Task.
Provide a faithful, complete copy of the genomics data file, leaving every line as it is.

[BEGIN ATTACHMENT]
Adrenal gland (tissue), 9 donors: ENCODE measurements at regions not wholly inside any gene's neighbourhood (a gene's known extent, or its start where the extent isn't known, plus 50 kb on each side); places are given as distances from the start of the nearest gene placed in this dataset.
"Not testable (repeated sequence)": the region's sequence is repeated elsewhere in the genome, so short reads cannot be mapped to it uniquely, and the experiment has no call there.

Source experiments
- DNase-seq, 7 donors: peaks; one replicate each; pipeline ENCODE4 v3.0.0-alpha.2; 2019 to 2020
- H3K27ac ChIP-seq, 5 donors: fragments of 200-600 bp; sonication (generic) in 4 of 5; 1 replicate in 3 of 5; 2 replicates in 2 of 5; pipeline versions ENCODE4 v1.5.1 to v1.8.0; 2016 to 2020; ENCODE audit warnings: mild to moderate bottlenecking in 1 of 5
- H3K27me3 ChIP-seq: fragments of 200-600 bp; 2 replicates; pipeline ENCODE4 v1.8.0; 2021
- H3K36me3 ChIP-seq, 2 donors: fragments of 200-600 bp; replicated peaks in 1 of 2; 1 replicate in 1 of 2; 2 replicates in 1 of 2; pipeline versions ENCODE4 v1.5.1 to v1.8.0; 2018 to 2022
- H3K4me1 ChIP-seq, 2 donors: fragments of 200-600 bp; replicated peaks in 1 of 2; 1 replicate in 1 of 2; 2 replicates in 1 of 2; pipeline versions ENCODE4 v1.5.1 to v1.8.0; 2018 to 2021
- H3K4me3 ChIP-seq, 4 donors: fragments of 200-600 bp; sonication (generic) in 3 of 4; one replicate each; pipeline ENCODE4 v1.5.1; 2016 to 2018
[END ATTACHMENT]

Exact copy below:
Adrenal gland (tissue), 9 donors: ENCODE measurements at regions not wholly inside any gene's neighbourhood (a gene's known extent, or its start where the extent isn't known, plus 50 kb on each side); places are given as distances from the start of the nearest gene placed in this dataset.
"Not testable (repeated sequence)": the region's sequence is repeated elsewhere in the genome, so short reads cannot be mapped to it uniquely, and the experiment has no call there.

Source experiments
- DNase-seq, 7 donors: peaks; one replicate each; pipeline ENCODE4 v3.0.0-alpha.2; 2019 to 2020
- H3K27ac ChIP-seq, 5 donors: fragments of 200-600 bp; sonication (generic) in 4 of 5; 1 replicate in 3 of 5; 2 replicates in 2 of 5; pipeline versions ENCODE4 v1.5.1 to v1.8.0; 2016 to 2020; ENCODE audit warnings: mild to moderate bottlenecking in 1 of 5
- H3K27me3 ChIP-seq: fragments of 200-600 bp; 2 replicates; pipeline ENCODE4 v1.8.0; 2021
- H3K36me3 ChIP-seq, 2 donors: fragments of 200-600 bp; replicated peaks in 1 of 2; 1 replicate in 1 of 2; 2 replicates in 1 of 2; pipeline versions ENCODE4 v1.5.1 to v1.8.0; 2018 to 2022
- H3K4me1 ChIP-seq, 2 donors: fragments of 200-600 bp; replicated peaks in 1 of 2; 1 replicate in 1 of 2; 2 replicates in 1 of 2; pipeline versions ENCODE4 v1.5.1 to v1.8.0; 2018 to 2021
- H3K4me3 ChIP-seq, 4 donors: fragments of 200-600 bp; sonication (generic) in 3 of 4; one replicate each; pipeline ENCODE4 v1.5.1; 2016 to 2018